Update, Feb. 18 at 12 pm ETIn a just-shared Twitter thread, HQ Trivia co-founder and CEO Rus Yusupov announced that all hope may not be lost. “HQ WILL LIVE ON,” he wrote, explaining that he’d spent the weekend searching for a new buyer and had managed to find “a new home for HQ, with a company that wants to keep it running.”

While the deal isn’t closed just yet, Yusupov says he’s optimistic. And any money from the sale will initially pay for severance for employees and contractors, as well as to cash out winners. “In its new home, we should expect HQ to go through some changes, especially to cover expenses, and be less buggy” he added. Yusupov is currently soliciting suggestions for chapter two of the app on Twitter.

Original story below:

HQ Trivia has reached ‘Game Over’ status; the once-buzzy quiz show app is laying off all remaining 25 employees and shutting its doors.

“With HQ, we showed the world the future of TV,” co-founder and CEO Rus Yusupov tweeted on Saturday. “We didn’t get to where we hoped, but we did stretch the world’s imagination for what’s possible on our smartphones.”

Citing a company-wide email from Yusupov, CNN reports that investors pulled the plug on funding, and thus the company — which was founded in Dec. 2017 by several of the minds behind Vine — had ceased operations and was initiating a process of dissolution. Yusupov added that the company had hired a banker to find additional investors and even received an offer from “an established business” — though the deal, which was set to close on Saturday, ultimately ended up falling through.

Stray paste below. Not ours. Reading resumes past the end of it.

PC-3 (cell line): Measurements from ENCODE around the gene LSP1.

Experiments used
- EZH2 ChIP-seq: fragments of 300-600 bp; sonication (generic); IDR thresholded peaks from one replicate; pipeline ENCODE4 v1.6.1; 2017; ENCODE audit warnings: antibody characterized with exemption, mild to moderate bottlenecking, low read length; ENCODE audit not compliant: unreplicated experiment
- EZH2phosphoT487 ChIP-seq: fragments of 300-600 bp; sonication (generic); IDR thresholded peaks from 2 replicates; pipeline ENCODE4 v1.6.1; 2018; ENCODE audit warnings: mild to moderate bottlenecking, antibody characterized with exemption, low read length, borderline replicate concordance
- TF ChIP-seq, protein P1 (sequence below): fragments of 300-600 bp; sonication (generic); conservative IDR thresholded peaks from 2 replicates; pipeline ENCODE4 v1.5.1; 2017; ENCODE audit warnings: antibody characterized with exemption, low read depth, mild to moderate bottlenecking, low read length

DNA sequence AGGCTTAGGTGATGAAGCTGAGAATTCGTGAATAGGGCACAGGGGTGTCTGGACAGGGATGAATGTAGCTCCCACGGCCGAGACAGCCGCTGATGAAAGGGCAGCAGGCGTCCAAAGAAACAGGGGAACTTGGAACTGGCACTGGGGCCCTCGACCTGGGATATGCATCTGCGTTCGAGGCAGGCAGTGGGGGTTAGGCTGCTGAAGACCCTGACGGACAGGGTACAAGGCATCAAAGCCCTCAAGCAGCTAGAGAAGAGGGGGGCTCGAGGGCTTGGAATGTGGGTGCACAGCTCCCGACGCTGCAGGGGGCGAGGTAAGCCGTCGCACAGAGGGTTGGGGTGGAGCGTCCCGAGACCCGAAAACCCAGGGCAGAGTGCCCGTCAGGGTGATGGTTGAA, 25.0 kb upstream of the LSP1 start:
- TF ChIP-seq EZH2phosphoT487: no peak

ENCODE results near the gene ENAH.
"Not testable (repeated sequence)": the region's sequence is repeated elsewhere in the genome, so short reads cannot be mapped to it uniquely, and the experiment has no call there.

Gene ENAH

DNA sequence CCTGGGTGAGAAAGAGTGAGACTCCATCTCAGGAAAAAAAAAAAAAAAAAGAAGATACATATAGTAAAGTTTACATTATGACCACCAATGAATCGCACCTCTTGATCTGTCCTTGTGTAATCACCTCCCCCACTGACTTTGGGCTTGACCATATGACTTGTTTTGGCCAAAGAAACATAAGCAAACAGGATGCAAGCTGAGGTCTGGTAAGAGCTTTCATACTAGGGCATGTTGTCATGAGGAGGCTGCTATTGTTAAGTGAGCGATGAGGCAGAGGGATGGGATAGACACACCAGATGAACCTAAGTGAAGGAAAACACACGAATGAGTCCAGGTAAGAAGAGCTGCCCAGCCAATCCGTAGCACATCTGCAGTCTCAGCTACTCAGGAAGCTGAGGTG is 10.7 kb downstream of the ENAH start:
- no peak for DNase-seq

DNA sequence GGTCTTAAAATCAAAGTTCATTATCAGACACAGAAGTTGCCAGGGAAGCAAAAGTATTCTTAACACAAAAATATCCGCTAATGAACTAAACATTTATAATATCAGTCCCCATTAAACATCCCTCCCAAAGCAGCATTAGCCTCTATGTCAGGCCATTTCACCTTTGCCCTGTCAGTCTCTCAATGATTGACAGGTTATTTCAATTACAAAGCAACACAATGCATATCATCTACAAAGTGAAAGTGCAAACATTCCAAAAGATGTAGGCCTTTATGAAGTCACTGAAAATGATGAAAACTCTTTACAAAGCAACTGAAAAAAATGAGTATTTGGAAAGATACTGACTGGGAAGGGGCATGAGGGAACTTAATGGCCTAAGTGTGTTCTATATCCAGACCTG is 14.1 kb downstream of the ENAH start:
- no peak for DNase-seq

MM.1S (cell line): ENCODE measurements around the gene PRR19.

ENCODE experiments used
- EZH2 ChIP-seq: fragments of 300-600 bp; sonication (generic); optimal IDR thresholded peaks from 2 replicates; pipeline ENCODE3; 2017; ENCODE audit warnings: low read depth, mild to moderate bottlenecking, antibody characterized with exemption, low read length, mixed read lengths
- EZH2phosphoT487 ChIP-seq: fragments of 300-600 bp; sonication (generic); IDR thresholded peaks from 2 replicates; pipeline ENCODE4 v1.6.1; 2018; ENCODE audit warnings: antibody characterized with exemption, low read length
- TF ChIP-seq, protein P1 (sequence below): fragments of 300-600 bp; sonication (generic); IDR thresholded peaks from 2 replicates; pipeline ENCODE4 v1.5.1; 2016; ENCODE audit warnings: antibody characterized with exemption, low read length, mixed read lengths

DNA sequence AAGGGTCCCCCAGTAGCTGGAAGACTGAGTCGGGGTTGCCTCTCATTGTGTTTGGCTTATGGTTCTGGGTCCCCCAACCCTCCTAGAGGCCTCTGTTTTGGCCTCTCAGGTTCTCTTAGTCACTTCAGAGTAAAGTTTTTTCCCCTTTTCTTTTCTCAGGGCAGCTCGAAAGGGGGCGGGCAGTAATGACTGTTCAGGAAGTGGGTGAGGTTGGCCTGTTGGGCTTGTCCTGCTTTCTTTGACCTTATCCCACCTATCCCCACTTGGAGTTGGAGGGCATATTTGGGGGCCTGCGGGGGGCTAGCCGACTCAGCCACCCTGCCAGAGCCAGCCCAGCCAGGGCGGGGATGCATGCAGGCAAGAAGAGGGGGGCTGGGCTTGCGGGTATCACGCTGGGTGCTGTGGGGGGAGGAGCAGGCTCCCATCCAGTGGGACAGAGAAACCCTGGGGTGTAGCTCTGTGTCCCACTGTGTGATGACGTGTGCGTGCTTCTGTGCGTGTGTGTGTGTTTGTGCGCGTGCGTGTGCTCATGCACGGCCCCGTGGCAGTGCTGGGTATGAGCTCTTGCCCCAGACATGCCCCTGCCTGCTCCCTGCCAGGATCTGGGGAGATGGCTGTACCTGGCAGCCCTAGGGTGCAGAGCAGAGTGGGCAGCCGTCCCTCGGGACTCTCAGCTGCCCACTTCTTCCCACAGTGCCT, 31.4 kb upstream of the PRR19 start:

At its outset, HQ launched to substantial buzz, with twice-a-day quiz games hosted by comedian Scott Rogowsky (who departed the company due to scheduling conflicts last spring) and the opportunity to win generous cash prizes. At its peak, HQ Trivia saw upwards of 1 million concurrent players tuning in for a single game. The company was generating revenues through in-app purchases but predominantly via sponsored quiz shows, where top brands like General Motors, Warner Bros., and Nike paid for themed quizzes.

That said, the company was reportedly plagued with both internal executive turmoil as well as challenges expanding its business beyond the flagship quiz app. The company last laid off 20% of its staff — totaling 30 employees — in July 2019, which in turned spawned additional voluntary departures. At that time, it also turned down new funding — as it would have resulted in a down round. The company also weathered the loss of former co-founder and CEO Colin Kroll in Dec. 2018, who died of a reported drug overdose.

Prior to its shutdown, the company had raised a total of $15 million in venture funding, and was last valued at $100 million in March 2018. The game held a final drunken show on Saturday with co-hosts Matt Richards and Anna Roisman, offering a $5 prize and nabbing roughly 65,000 concurrent viewers at peak.

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